Reflections on Rediscovering the Magic

March 11, 2014

Katie Reed graduated from Auburn University with a bachelor's in Human Development and Family Studies. She serves as an AmeriCorps member in the YWCA's Healthy Relationships program and is currently studying Mental Health Counseling at UAB.

On Saturday, March 1st, a group of AmeriCorps members and friends gathered together at the YWCA to view a simulcast of the TEDxBirmingham event held at the Alys Stephens Center. We listened to 16 speakers and artists seeking to inspire us with ideas they believe are worth spreading. The variety of ideas surrounded the topic of “Rediscovering the Magic of Birmingham.” Watching this event propelled us as a group into a deeper discussion on major concerns facing our city.
Many of us were inspired by documentary filmmaker Michele Forman who spoke on storytelling and asked “Is everyone getting to participate in the fairy tale [of Birmingham]?” Rose Prince, who attended the simulcast, said “It’s true that a lot of revitalization has taken place downtown recently, but it’s happening while disparities are still occurring in several communities in Birmingham. I think those still suffering often get overlooked due to all the excitement of the current movement. We end up not seeing a face or a voice for problems.” Similarly, Victoria Hollis with the Birmingham Education Foundation spoke to the importance of reform in public education, and challenged the belief that parents must put children in private schools to live in the city. She reminded us that a city is only secure when we pour resources into its future -- our children. If we continue to revitalize our city yet ignore education, we will meet a dead end.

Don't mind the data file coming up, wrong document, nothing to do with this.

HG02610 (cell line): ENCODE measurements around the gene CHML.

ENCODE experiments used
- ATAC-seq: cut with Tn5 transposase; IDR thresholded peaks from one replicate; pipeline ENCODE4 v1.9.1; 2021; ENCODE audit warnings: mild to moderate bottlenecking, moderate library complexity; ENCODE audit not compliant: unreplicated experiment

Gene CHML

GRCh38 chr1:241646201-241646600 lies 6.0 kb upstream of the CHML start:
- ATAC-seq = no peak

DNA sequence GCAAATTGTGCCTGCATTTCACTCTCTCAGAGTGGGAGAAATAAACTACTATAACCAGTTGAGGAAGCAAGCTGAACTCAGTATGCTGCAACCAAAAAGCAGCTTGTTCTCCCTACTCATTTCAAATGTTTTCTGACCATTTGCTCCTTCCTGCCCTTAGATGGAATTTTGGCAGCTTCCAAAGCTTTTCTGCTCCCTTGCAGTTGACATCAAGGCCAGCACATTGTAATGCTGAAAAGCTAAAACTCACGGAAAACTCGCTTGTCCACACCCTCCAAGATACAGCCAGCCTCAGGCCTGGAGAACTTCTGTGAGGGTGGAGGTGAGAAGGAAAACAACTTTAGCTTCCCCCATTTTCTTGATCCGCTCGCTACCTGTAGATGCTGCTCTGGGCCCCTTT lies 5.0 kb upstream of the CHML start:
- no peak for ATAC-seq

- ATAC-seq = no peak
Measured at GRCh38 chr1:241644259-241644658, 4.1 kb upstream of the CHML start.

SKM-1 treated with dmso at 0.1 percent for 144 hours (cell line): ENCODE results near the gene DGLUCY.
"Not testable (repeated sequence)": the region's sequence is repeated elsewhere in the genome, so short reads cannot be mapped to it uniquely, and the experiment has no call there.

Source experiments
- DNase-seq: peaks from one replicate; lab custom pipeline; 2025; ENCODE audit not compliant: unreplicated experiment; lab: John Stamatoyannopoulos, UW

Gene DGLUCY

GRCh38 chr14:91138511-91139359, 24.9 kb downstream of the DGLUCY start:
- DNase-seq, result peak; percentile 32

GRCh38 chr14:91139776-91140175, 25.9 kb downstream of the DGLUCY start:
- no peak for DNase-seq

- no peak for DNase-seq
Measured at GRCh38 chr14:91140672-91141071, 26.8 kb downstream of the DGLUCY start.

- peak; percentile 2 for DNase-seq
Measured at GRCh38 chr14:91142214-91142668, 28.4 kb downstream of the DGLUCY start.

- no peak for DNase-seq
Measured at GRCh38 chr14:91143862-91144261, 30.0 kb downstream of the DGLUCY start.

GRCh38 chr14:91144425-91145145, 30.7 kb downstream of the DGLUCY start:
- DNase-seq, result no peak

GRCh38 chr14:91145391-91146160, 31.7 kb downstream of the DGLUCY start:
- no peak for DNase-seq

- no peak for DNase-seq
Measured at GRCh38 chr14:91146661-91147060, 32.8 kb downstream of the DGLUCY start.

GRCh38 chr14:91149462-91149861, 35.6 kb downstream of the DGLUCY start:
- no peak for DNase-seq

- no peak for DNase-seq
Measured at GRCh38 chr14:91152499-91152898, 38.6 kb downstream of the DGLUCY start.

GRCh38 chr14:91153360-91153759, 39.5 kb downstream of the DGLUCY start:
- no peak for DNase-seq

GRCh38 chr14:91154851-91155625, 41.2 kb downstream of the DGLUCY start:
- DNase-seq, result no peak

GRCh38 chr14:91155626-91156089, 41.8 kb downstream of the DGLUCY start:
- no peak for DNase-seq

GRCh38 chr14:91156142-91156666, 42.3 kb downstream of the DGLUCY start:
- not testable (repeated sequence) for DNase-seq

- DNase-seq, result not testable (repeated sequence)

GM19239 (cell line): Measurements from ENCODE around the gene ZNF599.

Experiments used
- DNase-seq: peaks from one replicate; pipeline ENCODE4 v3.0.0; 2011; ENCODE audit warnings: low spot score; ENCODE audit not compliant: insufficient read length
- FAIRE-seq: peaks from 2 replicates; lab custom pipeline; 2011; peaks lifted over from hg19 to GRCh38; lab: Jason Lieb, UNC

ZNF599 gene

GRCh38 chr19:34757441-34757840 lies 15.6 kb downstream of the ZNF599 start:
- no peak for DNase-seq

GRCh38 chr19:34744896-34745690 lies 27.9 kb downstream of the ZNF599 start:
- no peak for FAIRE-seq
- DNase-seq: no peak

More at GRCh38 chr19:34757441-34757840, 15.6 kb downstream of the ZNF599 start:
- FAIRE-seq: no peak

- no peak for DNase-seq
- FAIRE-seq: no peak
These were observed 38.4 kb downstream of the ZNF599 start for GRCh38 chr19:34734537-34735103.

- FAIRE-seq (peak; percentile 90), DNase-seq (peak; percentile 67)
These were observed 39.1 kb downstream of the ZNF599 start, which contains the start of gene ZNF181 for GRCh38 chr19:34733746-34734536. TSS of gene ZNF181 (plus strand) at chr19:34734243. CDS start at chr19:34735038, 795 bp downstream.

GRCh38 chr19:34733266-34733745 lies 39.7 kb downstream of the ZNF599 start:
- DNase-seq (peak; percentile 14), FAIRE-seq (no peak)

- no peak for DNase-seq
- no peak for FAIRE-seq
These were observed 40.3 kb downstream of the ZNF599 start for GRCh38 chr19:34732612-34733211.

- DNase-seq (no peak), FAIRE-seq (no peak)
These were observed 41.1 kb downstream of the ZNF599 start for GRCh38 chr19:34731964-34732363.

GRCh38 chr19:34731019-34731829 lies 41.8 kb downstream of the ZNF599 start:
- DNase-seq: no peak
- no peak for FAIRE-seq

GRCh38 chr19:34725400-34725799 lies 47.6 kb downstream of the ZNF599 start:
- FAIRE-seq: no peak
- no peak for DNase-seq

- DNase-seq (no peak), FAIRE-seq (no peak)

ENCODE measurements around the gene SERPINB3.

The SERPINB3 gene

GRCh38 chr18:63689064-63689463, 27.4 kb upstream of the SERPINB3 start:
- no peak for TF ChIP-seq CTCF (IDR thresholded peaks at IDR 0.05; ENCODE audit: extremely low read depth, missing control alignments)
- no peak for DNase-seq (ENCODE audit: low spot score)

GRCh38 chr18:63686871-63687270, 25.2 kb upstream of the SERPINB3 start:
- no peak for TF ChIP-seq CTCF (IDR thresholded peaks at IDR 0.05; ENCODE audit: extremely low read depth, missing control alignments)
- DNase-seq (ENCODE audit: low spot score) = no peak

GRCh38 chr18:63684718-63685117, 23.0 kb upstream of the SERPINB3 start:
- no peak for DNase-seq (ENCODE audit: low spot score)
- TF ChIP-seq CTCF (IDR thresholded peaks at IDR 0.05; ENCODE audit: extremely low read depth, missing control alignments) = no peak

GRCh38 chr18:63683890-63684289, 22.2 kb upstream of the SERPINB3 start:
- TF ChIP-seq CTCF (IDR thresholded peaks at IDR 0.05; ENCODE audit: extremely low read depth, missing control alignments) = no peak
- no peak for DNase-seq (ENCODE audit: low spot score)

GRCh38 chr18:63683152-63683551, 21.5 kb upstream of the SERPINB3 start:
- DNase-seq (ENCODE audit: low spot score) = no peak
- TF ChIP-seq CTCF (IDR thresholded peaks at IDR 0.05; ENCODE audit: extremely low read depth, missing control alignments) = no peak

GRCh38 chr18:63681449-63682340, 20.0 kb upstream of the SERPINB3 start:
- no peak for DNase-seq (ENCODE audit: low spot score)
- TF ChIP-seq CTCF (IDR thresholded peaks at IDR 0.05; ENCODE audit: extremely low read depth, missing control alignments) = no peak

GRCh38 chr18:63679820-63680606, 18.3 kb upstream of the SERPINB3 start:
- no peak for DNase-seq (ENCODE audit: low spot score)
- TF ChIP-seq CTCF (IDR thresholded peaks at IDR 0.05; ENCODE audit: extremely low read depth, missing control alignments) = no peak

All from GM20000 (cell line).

Another common thread among speakers was bravery in the face of failure. Jen Barnett, CEO of Freshfully, shared honestly about the closing of her business and the importance of being brave when trying new things. We were encouraged by this message, yet we later discussed the idea that failure is a privilege that many can not afford. Not everyone in our city has the resources or safety nets that allow them to risk failure. Which left us with the question, how can we empower people in a way that they can afford to be brave and take risks? We were entranced by Malik Kofi, a 12-year-old cello player who was wise and talented beyond his years. But again we wondered how many children in our community can afford to pick up a classical instrument at four years old? How can we grant our students the opportunity to achieve great and beautiful things just like Malik?
The issues we discussed and the questions we were left facing are huge. The question of “what next?” can seem overwhelming. But I will leave you with a quote Victoria Hollis directed at teachers but appropriate to us all. “If you don’t feel like giving up sometimes then you aren’t pushing hard enough.” To each of you, striving to empower women and eliminate racism in our community, do not give up. What you are doing is worth the effort, and every small difference you make in the life of another is worthwhile. I left this simulcast with a renewed vision of what I want my own efforts to mean in this world, and I hope you will too. The videos are now available online. I encourage you to listen, be encouraged and ask your own questions of how we can rediscover the magic of our city. 


The views expressed in this blog are the personal opinions of the authors and do not necessarily reflect those of the YWCA Central Alabama. The intention of this blog is to provide information and perspectives on social justice issues; however, the YWCA makes no representations as to the accuracy or completeness of any information on this site or found by following any link on this site. The YWCA will not be held liable for any errors or omissions in this information or for any losses, injuries or damages incurred from the display or use of this information. This policy is subject to change at any time.